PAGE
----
Saturday, July 10, 2010

Glenn Beck Champions U.S. Pro-Nazi Text

By Caleb T. Maupin
Published Jul 9, 2010 11:12 PM

Glenn Beck, an extreme right-wing pundit of television and radio, has shown his outrageous racism and anti-working-class sentiments once again when he told us that Barack Obama “has a deep-seated hatred for white people” and that a massive “invasion” by undocumented workers “threatens our America.”

Beck’s anti-communism is not new, either. But he made clear his dedication to the capitalist system and racism on June 4 in a pseudo-historical lecture on his radio show. Proclaiming that the author “was doing the same things that we are doing now,” Beck promoted “The Red Network,” a book written in 1934 by virulent anti-communist Elizabeth Dilling.

The book is a tract of conspiracy theories attempting to link high government officials in the Roosevelt administration with the U.S. Communist Party and the Soviet Union. It is full of confused logic, giant leaps and baseless presumptions.

Dilling would have you believe that the very government that had just sent the National Guard to mow down communist-led strikers in Minneapolis and San Francisco was itself controlled by the Kremlin. Dilling’s text stands out, however, for its unapologetic racism and support for the newly installed regime of Adolph Hitler in Germany.

It apologizes for the massive repression and arrests of Jews by the Nazi regime, saying that most of the victims were only “Russian Jews” bent on “Red terrorist revolution” and that “German nationalist Jews” would remain untouched. Dilling portrayed the Black liberation movement as communists manipulating oppressed people to inflame them against whites.

Later in life, Dilling wrote another book called “The Jewish Religion: Its Influence Today.” Originally entitled “The Plot Against Christianity,” it blamed Jewish people for all the world’s problems. Dilling toured the U.S. in 1940 as part of the “America First Committee,” a group of fascist sympathizers who opposed war with Germany. Dilling herself was very supportive and most likely a member of the German-American Bund, a U.S. Nazi group that used the swastika as its official symbol and marched in full brown-shirt regalia.

Was Glenn Beck correct in stating that Elizabeth Dilling was “doing the same thing” he is doing? Absolutely.

In the 1930s the global capitalist economy had collapsed, and millions were cast into poverty and misery. However, a strong and powerful movement of the working class finally erupted.

Unemployed workers staged mass hunger marches and even burst into the Capitol building, challenging members of Congress to provide them with jobs or an income. Southern textile workers, organizing their workplaces with the help of the interracial, communist-led Trade Union Unity League, armed in self-defense against gun-toting company goons.

In Harlem, Black artists and writers like Langston Hughes raised the demands of racial equality and self-determination for the Black community. Mass women’s organizations demanded a constitutional declaration of gender equality, which already existed in the Soviet Union.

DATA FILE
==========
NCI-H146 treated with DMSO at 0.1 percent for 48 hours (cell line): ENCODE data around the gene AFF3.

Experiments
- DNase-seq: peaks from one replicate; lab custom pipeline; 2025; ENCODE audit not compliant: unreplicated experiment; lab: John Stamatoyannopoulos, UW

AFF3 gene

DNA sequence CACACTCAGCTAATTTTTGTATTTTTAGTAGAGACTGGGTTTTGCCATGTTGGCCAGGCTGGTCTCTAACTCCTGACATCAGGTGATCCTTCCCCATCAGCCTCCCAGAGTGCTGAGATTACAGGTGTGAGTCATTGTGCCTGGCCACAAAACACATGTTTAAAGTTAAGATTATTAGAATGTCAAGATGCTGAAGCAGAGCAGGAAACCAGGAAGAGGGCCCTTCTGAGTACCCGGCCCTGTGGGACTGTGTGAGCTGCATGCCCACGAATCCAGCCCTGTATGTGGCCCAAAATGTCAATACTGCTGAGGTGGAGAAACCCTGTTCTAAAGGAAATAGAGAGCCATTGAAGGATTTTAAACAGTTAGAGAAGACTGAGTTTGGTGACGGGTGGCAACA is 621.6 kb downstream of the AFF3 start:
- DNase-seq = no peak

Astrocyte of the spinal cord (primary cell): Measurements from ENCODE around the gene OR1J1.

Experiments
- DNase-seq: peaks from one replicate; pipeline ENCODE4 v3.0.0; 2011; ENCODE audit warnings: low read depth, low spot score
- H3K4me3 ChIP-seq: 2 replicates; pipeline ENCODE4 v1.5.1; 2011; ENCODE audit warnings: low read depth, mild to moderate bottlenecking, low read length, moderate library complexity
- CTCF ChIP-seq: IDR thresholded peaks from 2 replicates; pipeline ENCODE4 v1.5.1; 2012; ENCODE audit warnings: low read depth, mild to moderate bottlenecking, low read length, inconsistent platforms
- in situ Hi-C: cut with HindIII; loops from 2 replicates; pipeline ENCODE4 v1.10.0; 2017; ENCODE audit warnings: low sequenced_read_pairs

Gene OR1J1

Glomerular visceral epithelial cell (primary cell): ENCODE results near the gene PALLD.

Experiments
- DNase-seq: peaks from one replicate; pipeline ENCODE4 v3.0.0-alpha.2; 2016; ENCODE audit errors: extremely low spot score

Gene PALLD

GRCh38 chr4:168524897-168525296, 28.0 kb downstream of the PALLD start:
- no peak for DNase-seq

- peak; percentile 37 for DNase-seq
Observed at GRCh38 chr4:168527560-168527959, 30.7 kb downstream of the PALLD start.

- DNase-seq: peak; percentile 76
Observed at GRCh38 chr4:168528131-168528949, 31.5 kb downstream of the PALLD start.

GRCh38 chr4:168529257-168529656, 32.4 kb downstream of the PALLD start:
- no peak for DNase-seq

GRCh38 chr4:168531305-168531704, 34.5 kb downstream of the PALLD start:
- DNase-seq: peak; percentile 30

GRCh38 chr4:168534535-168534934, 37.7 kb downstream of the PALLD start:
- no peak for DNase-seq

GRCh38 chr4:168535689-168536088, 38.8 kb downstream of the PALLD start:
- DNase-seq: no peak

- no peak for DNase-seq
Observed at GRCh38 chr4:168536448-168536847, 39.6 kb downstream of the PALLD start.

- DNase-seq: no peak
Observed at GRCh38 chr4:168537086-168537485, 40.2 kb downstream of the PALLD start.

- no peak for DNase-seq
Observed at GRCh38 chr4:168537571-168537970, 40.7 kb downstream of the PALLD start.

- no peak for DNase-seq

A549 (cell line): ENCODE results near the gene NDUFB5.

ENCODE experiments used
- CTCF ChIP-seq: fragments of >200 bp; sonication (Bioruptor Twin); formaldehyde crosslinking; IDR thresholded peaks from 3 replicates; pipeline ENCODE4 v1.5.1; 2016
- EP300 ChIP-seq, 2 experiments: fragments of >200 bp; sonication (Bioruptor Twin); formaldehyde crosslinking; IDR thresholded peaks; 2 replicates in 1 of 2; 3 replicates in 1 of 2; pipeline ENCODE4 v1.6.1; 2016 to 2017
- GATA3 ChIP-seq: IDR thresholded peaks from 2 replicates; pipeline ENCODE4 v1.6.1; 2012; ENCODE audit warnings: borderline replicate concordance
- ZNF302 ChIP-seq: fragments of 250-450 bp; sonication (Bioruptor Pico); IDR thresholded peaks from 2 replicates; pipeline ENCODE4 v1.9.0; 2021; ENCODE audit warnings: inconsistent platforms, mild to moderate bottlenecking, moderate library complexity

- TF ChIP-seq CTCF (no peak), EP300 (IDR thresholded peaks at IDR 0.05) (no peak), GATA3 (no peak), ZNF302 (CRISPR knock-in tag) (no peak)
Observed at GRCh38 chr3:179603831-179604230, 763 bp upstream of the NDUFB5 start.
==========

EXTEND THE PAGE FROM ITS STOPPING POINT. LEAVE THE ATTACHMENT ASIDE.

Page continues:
The capitalists could not smash these heroic uprisings with their usual bag of tricks. Many began throwing money and other support behind the fascist movement. They attacked the administration of Franklin Roosevelt as “soft on communism,” even though Roosevelt’s reforms were in fact aimed at saving capitalism.

Many describe fascism as “capitalism in decay.” The fascists were ideologically trained racists and defenders of the capitalist class. However, their propaganda pretended to be “revolutionary” and, in some cases, “anti-capitalist.”

Fascists recruited alienated individuals by channeling their rage into attacks on oppressed people and the revolutionary movement. For example, while pretending to be “revolutionary,” the fascist Citizens’ Alliance and Black Legions attacked striking autoworkers in Flint, Mich., who were demanding that the millionaire bosses recognize their right to unionize.

The Dillings of our day

Today, at a time when long-term unemployment is at its highest level since the Depression and millions are losing their homes, the movement directed by the Glenn Becks and the “Tea Party” is calling for “liberty” and an end to “big government.” Instead of attacking the capitalist class and the banks that have impoverished the workers, its target are social programs and the millions who receive very minor assistance in place of a job or livable income.

After first coming out — with much support from the medical corporations — to oppose even the meager health care reform introduced by the Obama administration, these right-wingers soon switched their focus to anti-immigrant racism. These “champions of liberty” defend the racist Arizona law that allows police to search “suspected” undocumented workers and demand proof of legal status at any time. They also try to block women’s right to reproductive choice.

While White House journalist Helen Thomas was accused of anti-Semitism and forced to resign for defending the Palestinian people, Glenn Beck can openly champion the writings of a Nazi and continue to earn millions. What better exposes the two-faced capitalist ruling class and media?
Articles copyright 1995-2010 Workers World. Verbatim copying and distribution of this entire article is permitted in any medium without royalty provided this notice is preserved.

No comments: